In Focus: Hokusai Manga

One of my favourite (re)discoveries recently has been that of 10 volumes of Hokusai’s Manga, stashed away in the Chinese Room.

Katsushika Hokusai (1760-1849) was a Japanese artist, most famous for his piece ‘The Great Wave of Kanagawa’, which was a part of his series Thirty-Six Views of Mt Fuji. He worked extensively with prints and woodblocks, as was the fashion of his age, although the majority of his most notable work was completed later in his life. He is believed to have produced over 30,000 (!) pieces of work over his lifetime. In 1814, he published his largest collection, Hokusai Manga, which consisted of 15 volumes, containing over 4000 sketches of people, animals, objects and writings. This manga shouldn’t be confused with modern day manga (Japanese cartoons / graphic novels) – the two are very different things!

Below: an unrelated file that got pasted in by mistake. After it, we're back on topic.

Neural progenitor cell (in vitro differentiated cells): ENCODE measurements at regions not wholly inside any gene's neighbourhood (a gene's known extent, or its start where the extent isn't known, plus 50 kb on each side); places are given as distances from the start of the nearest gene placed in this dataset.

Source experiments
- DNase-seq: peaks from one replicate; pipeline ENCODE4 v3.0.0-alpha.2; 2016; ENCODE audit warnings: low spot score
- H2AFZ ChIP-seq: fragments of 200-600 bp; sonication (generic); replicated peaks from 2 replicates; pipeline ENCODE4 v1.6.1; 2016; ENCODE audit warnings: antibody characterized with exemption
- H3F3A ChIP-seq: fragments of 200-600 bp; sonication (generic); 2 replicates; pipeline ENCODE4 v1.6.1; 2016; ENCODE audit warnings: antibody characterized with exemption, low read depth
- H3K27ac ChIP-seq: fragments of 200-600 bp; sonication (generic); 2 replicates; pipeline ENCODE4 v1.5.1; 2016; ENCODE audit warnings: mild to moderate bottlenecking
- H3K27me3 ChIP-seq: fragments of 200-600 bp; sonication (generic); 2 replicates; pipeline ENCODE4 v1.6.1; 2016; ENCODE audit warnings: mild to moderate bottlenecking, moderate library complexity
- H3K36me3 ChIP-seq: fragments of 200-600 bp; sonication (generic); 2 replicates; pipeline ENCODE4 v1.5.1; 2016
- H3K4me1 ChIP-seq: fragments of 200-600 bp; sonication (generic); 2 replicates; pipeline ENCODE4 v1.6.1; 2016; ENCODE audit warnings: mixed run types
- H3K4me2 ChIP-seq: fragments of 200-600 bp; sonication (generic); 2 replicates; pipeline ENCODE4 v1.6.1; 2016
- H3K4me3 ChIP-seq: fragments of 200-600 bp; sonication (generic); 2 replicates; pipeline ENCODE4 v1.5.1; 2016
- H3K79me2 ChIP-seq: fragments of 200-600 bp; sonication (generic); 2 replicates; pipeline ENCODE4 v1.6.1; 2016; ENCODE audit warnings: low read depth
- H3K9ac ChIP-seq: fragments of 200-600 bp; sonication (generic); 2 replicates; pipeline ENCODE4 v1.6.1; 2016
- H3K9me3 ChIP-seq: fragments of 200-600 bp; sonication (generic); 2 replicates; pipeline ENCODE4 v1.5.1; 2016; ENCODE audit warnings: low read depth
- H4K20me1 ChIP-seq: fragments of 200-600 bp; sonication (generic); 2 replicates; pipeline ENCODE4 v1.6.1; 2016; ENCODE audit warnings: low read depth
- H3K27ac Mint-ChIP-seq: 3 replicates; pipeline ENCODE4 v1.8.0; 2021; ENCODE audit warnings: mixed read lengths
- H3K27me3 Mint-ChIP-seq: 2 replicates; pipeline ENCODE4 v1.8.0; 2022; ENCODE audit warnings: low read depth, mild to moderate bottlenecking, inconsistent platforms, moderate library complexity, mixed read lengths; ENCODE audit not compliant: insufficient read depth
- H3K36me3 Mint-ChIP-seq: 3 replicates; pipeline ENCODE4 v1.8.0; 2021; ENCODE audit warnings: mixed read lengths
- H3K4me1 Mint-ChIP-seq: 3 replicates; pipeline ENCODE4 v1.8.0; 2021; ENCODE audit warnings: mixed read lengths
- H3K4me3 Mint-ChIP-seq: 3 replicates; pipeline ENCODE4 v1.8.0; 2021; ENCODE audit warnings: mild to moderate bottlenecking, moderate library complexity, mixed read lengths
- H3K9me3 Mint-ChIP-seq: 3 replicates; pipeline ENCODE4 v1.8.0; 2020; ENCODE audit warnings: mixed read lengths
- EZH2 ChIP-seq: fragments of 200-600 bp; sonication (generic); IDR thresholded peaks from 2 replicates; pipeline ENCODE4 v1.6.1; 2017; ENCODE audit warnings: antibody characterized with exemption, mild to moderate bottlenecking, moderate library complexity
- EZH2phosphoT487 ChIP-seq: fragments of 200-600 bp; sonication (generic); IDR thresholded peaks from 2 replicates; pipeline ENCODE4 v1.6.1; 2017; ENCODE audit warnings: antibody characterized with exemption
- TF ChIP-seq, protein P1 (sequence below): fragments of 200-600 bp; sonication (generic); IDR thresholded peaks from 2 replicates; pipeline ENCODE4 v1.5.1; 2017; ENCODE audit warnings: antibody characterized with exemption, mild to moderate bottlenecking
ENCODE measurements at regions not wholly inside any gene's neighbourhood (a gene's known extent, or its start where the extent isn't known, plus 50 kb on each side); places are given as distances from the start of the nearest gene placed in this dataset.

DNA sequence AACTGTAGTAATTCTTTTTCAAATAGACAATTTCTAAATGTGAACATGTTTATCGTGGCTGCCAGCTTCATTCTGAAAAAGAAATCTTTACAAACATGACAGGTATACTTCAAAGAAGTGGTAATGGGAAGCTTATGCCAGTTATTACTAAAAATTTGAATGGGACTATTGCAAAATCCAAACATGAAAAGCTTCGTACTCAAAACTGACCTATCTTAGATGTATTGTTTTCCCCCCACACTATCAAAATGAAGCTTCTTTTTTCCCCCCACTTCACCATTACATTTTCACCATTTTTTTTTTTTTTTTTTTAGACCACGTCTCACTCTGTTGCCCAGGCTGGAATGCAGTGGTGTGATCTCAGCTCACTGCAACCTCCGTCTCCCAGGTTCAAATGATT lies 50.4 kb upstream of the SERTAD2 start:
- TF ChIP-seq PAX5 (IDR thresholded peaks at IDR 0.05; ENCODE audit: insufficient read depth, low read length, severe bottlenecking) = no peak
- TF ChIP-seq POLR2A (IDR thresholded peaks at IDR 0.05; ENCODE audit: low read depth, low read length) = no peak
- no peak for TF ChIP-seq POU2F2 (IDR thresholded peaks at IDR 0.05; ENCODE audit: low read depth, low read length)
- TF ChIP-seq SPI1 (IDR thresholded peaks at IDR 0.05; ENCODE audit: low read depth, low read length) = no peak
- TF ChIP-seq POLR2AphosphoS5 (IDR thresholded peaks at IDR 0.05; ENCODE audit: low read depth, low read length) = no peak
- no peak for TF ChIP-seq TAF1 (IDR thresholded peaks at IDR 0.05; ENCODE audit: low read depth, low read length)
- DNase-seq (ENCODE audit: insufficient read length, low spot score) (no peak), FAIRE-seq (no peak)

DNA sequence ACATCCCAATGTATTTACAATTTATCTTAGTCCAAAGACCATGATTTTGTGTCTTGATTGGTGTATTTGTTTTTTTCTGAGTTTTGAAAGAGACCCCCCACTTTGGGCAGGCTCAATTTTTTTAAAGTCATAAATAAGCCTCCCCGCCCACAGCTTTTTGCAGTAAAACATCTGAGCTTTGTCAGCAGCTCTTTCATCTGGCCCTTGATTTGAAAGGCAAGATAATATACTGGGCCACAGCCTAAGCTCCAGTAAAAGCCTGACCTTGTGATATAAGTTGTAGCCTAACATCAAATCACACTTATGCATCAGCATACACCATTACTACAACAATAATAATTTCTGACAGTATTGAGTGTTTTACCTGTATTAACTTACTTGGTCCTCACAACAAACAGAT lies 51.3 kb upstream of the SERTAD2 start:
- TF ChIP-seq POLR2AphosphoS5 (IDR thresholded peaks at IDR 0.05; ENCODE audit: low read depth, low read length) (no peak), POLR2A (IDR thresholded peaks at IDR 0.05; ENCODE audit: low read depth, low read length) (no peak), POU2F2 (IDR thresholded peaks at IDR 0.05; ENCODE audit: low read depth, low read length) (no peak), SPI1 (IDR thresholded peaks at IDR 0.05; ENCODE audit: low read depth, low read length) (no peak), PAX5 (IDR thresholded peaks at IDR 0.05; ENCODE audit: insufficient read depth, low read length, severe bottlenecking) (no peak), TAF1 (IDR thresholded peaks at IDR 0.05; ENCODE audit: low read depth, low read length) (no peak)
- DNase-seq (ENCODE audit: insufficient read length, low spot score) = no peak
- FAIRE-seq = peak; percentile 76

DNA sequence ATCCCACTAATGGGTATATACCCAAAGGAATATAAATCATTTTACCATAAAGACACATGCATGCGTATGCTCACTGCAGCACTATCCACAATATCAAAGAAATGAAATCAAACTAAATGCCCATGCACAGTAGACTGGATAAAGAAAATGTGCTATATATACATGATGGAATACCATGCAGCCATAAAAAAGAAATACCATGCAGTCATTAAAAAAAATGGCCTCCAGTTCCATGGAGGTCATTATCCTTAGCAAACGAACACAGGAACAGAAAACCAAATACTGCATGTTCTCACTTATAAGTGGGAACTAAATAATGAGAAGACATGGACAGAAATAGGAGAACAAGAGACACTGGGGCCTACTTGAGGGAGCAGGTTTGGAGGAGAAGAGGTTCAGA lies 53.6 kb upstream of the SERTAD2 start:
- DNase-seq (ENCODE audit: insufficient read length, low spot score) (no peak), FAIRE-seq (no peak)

Our set is believed to have been published in or around 1880, and is not complete – 5 volumes are missing. Whether or not they were ever part of the collection remains unknown. In 1955, they were taken to the Museum of Eastern Art (Oxford), and examined by Peter Swann, one of their specialists – who declared them ‘most charming’. Whilst this is a flattering assessment, I’m not sure all of them could be classed as charming – fascinating might be a better word.

Now that these volumes have had condition reports done, they will be on display in the Chinese Room in a much more prominent position.